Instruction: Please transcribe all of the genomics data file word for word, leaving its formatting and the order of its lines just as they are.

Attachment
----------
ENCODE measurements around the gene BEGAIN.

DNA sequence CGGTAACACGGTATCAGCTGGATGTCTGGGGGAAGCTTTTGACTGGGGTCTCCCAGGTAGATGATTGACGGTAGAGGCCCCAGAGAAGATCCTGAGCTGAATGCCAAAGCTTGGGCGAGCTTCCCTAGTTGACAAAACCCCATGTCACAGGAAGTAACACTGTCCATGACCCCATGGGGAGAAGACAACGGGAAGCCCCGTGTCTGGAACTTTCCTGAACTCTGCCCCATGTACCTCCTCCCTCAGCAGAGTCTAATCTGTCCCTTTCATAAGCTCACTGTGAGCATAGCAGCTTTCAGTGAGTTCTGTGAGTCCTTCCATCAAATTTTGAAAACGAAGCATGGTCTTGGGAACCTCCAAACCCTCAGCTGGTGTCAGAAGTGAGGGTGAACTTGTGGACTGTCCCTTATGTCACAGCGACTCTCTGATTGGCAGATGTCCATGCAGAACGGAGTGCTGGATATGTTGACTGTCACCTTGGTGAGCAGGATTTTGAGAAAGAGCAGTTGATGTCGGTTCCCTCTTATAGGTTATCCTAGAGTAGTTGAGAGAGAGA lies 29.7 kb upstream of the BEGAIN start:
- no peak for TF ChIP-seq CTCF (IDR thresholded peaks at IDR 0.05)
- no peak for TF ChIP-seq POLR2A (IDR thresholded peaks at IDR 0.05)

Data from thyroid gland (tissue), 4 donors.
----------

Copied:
ENCODE measurements around the gene BEGAIN.

DNA sequence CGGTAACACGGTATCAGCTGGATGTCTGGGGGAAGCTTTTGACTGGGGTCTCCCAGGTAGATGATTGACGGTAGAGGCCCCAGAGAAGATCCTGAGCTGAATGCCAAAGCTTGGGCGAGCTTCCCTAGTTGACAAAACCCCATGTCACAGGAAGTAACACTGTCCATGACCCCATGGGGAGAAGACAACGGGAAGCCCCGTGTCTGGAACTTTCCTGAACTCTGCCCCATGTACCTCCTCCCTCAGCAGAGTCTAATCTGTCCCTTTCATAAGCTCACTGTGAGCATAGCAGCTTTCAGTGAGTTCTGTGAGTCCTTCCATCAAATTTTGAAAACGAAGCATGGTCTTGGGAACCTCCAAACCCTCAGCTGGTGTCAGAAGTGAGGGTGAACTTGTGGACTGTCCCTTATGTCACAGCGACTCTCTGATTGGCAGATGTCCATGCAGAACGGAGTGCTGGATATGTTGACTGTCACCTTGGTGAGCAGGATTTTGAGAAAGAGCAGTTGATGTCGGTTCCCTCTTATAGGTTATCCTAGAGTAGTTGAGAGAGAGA lies 29.7 kb upstream of the BEGAIN start:
- no peak for TF ChIP-seq CTCF (IDR thresholded peaks at IDR 0.05)
- no peak for TF ChIP-seq POLR2A (IDR thresholded peaks at IDR 0.05)

Data from thyroid gland (tissue), 4 donors.